The second annual Digital Humanities at Berkeley Summer Institute (DHBSI), August 15-19, 2016, grew to offer 6 courses to 100 participants. Geospatial Analysis, Data Workflows and Network Analysis, Database Development Using Drupal, and Computational Text Analysis were offered again, while Intro to Digital Humanities and Qualitative Data Analysis were offered for the first time.
In addition to individual courses, DHBSI included daily events, open to the campus community. On Monday, Eleanor Dickson and Peter Organisciak from the HathiTrust Research Center (HTRC) presented on computational text analysis and methods for accessing the data in the HTRC collections. That evening featured a keynote by noted digital humanities and new media scholar Tara McPherson (USC), entitled “DH by Design: Alternative Origin Stories for the Digital Humanities.” McPherson’s talk highlighted the importance of keeping theory and methods together in DH.
On Tuesday afternoon, participants attended the panel “Critical Approaches to Digital Humanities,” featuring presentations by UC Berkeley scholars: Abigial De Kosnik, "CancelColbert: Suey Park's Asian American Diva Citizenship,” Michael Dumas, "Antiblackness and the Untimeliness of Black Childhoods: Some Notes Against Linearity in the Investigation and Analysis of Racial Progress in Education,” José R. Lizárraga and Arturo Cortez, "#QueeringThePresent, #QueryingTheFuture: The learning, identity, and performativity of new possible futures through digital queerness online,” and Alisa Bierria, "Third World Liberation Front Interactive Digital Timelines.” The panel and discussion were moderated by Francesco Spagnolo.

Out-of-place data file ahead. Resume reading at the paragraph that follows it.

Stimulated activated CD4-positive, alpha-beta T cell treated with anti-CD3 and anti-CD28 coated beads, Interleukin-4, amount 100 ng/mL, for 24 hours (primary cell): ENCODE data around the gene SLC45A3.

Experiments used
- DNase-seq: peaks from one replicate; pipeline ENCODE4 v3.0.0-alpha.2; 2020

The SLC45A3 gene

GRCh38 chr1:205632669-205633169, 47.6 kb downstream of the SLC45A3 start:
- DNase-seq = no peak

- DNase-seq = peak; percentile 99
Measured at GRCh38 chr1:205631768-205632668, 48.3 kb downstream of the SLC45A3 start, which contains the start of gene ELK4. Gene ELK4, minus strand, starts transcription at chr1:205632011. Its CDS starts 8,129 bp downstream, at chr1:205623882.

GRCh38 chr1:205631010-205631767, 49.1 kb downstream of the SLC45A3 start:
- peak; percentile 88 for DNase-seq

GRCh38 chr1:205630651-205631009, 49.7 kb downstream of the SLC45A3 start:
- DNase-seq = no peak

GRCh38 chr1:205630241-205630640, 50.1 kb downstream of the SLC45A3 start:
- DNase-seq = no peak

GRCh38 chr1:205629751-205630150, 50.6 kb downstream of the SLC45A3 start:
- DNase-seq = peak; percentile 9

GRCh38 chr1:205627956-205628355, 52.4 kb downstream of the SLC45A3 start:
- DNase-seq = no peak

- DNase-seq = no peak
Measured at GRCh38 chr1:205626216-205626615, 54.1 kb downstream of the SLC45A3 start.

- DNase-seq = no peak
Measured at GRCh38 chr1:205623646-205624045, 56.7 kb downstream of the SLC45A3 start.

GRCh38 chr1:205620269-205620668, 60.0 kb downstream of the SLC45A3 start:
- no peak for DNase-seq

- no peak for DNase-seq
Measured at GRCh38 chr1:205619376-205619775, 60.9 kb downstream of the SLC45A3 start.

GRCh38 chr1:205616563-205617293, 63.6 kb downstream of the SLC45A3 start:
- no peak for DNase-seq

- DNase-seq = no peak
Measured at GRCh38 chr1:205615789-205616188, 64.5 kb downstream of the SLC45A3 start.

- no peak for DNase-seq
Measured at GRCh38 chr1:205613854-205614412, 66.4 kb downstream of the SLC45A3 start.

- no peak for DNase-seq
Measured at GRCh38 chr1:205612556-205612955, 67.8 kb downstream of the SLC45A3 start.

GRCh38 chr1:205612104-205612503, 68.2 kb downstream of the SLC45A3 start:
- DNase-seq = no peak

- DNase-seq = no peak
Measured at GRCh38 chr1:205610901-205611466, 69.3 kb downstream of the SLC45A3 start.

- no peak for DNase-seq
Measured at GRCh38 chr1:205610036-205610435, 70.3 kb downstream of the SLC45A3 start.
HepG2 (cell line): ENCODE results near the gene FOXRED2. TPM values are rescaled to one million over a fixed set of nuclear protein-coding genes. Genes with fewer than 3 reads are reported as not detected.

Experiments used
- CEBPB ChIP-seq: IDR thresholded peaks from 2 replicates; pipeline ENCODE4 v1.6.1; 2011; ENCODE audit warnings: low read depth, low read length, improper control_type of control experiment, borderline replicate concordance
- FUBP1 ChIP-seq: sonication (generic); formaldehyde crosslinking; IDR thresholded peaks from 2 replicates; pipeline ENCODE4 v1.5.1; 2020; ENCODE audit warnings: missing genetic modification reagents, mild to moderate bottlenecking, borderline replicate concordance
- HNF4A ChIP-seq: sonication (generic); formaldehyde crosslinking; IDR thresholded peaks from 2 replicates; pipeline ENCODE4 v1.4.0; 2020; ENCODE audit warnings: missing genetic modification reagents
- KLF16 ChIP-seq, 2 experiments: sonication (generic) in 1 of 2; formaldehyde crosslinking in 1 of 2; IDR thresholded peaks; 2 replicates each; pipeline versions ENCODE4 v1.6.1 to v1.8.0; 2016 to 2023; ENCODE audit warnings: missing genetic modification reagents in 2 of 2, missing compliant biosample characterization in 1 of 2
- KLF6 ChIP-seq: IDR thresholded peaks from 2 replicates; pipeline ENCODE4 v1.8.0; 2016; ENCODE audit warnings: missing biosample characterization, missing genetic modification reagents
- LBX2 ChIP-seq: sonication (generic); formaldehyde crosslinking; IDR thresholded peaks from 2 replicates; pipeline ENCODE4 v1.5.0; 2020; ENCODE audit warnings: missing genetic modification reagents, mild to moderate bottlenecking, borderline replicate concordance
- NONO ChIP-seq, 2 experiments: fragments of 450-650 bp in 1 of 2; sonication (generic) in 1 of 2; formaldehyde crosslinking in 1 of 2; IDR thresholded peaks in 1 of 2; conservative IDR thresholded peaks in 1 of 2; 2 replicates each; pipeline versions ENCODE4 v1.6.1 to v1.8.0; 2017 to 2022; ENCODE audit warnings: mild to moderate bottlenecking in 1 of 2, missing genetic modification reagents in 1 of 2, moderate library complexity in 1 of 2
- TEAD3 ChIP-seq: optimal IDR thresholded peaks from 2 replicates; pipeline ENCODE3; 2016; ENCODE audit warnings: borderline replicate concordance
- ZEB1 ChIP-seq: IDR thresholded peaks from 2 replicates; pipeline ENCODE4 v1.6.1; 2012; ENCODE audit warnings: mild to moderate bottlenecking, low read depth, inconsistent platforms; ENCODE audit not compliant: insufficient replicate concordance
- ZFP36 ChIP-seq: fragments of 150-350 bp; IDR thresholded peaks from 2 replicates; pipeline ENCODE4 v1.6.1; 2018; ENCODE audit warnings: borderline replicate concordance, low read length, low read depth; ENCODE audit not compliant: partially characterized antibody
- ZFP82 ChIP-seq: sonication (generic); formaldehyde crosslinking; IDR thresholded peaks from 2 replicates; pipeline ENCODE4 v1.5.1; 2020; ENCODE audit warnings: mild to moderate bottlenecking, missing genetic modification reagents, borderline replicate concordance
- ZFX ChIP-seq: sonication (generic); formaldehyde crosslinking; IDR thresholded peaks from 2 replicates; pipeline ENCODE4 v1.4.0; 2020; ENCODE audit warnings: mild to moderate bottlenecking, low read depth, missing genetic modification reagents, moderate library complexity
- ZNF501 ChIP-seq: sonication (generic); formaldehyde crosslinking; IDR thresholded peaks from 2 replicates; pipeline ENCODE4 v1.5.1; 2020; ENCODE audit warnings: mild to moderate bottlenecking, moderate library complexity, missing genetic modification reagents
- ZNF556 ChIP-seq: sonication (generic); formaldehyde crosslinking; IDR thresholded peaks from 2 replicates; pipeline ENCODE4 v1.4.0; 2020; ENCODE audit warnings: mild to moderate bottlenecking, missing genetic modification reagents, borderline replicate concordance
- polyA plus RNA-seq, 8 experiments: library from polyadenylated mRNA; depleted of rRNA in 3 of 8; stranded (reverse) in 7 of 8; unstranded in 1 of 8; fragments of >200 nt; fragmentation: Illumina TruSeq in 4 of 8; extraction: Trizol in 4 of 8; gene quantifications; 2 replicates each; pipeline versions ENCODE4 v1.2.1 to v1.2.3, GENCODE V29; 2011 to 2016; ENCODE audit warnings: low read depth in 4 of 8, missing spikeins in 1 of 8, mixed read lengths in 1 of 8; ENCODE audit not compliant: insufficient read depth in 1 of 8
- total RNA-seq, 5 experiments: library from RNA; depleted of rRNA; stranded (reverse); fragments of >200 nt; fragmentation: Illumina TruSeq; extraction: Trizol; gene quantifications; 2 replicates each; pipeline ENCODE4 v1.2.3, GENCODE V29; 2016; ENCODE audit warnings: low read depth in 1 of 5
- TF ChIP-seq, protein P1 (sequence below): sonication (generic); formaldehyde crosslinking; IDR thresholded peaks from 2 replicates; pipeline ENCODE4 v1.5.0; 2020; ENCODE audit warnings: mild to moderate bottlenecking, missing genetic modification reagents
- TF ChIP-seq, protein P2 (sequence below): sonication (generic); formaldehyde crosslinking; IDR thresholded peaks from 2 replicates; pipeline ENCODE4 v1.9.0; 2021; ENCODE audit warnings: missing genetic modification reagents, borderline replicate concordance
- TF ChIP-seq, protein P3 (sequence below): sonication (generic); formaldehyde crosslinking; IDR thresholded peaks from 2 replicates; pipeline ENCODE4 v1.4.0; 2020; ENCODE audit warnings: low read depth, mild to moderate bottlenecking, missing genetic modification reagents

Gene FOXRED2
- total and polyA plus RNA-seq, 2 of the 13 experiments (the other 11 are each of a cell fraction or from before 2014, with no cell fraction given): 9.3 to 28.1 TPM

Wednesday’s event was a talk by Michael Winckler, the Administrative Director of the Interdisciplinary Center for Scientific Computing at Heidelberg University, entitled "Are you still searching – or do you compute already? Computational Methods in Digital Humanities," which presented three examples of areas where computational methods opened the door into science-inspired workflows for research and scholarly collaboration in the humanities.
Two of Digital Humanities at Berkeley’s postdoctoral scholars presented on Thursday. Adam Anderson’s talk, "The Tale of Šišaḫšušar," explored the impact of cultural migration on the female population in and around Kanesh, Assyrian colony in 1970-1720 BC, through the use of social network analysis. Justin Underhill presented on his ongoing work using 3D modeling for digital documentation and cultural heritage, specifically his reconstruction of the context for Leonardo Da Vinci’s “Last Supper,” as it first appeared in a refectory in Milan.
On Friday, after the conclusion of the individual courses, participants met for an unconference session, followed by a series of lightning talks where the instructors highlighted the content of their courses.
The participants’ responses to the post-institute survey were overwhelmingly positive, with over 98% of respondents indicating they were satisfied or very satisfied with the experience. Digital Humanities at Berkeley will hold the third iteration of the institute in August 2017.